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Note ban: New-age startups exult, claim jump in digital transactions

The demonitisation may also push more people online, make India "data rich" and facilitate a transparent credit ecosystem, according to experts

Harichandan Arakali
Published: Nov 11, 2016 06:10:58 PM IST
Updated: Nov 21, 2016 11:24:15 AM IST

Note ban: New-age startups exult, claim jump in digital transactions
Image: Shutterstock

India deciding to scrap existing currency notes of Rs 500 and Rs 1,000 is being welcomed by the country’s fledgling fintech and online commerce startups like manna from the heavens.

They’ve rushed to capitalise on the hype around the cash crunch people are facing by promoting their own cashless payments and related services. Many have claimed big jumps in the volume of transactions they now see on their platforms, as India’s smartphone-toting English-educated urban households look at digital payments more seriously.

The other choice is standing in long, serpentine queues at banks to exchange their old notes for the freshly minted versions that the government has released.

“OptaCredit has seen a 300 percent increase in loan applications after the government’s announcement of banning Rs 500 and Rs 1,000 currency notes,” an online lender who loans money to people based on employer data, said in an emailed statement to Forbes India. The startup, founded by a former executive at Royal Bank of Scotland and consultancy EY, S Kumar Srivatsan, is operating with a seed funding of $500,000.

Paytm, India’s largest mobile payments company, took out front-page ads in various national dailies, thanking Prime Minister Narendra Modi for his “bold move”. Rival Freecharge says it saw a “12 times jump overnight in the average wallet balance” among it mobile wallet users.

Modi’s announcement, made on November 8, “is the biggest boost to creating a cashless India”, Freecharge’s CEO Govind Rajan said in a press release. “The 12x surge we have witnessed is unprecedented and clearly driven by this big announcement,” he said.

Freecharge is part of Delhi’s Jasper Infotech, which operates the online commerce site Snapdeal. The company, on Thursday, rolled out a “wallet on delivery” option for customers, doing away the need to pay cash on delivery, it said in a press release. Customers could use their FreeCharge wallet to pay for their orders instead, after delivery. Snapdeal expects to cover all its customers in the country over the next few weeks with this service.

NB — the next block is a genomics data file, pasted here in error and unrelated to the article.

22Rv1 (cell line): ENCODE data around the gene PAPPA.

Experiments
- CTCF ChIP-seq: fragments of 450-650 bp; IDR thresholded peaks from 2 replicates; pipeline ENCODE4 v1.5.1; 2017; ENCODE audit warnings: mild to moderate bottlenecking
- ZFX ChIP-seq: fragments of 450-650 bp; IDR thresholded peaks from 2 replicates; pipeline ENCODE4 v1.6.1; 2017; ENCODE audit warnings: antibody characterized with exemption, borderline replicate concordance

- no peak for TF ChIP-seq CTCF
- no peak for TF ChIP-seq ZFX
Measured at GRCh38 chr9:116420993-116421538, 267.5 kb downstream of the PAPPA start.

Over the last two years, India has seen a surge in fintech startup investments as more services have become digital payments-friendly than ever before. A smartphone boom in the country, helped by affordable 4G smartphones that aggressive Chinese vendors have flooded the country with, has added impetus, while wireless providers have slowly started expanding their services.

Widespread adoption of digital finance, or smartphone-based payments and financial services, could increase the GDPs of all emerging economies by 6 percent, or a total of $3.7 trillion, by 2025, consultancy McKinsey & Co says in a September report. This is the equivalent of adding to the world an economy the size of Germany, and could create up to 95 million new jobs across all sectors of the economy, McKinsey says. Lower-income India could add as much as 10 percent to 12 percent.

The note ban is already prompting some fintech companies in India to revise their own growth projections. MobiKwik, a mobile wallet provider that competes with Paytm and Freecharge, among others, expects to “easily hit $10 billion in payments volume by 2017”, the company said in a press release. “We were earlier trending to process $1 billion in payments by 2017,” it said.

“Discontinuing the Rs 500 and Rs 1,000 notes, apart from being a welcome attempt to curb black money, is also a great step towards redefining the credit ecosystem in India,” says Abhishek Agarwal, CEO of CreditVidya, a credit-risk assessment services provider.

This step “will push many individuals to transact online,” Agarwal says, due to the relative convenience. And as digital wallets evolve and acceptance of debit/credit cards increases, India will see significant expansion of the cashless economy and deepening of the digital footprint of consumers. This will in turn facilitate more accurate evaluations of creditworthiness of loan applicants, and “enable instant credit decisions by banks and other lenders”.

Agarwal added: “This is a laudable step on the part of the Reserve Bank of India as it will make India 'data rich' and consequently, enable millions more to access transparent and affordable credit.”

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